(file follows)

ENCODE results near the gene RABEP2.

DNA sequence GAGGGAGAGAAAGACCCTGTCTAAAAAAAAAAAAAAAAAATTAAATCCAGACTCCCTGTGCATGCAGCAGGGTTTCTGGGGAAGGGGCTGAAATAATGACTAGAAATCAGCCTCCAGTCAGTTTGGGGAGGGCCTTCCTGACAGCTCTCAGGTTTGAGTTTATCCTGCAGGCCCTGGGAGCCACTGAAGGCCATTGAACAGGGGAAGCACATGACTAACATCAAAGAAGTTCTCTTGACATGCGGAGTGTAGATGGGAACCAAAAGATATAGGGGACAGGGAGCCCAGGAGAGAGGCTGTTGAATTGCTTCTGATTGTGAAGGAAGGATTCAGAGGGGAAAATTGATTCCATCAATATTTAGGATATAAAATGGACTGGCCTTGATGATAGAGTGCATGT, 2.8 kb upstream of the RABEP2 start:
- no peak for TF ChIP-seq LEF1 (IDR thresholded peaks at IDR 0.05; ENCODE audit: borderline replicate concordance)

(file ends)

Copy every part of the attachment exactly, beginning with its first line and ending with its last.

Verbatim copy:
ENCODE results near the gene RABEP2.

DNA sequence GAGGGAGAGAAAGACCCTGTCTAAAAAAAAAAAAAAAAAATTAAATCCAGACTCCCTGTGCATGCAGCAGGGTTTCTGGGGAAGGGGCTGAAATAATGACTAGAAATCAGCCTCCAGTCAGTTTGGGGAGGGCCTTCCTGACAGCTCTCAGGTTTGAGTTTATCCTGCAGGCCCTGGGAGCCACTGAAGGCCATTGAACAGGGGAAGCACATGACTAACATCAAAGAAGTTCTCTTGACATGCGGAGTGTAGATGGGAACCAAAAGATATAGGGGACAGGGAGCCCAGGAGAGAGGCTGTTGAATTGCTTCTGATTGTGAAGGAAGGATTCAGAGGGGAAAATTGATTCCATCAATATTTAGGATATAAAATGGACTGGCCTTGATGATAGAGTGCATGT, 2.8 kb upstream of the RABEP2 start:
- no peak for TF ChIP-seq LEF1 (IDR thresholded peaks at IDR 0.05; ENCODE audit: borderline replicate concordance)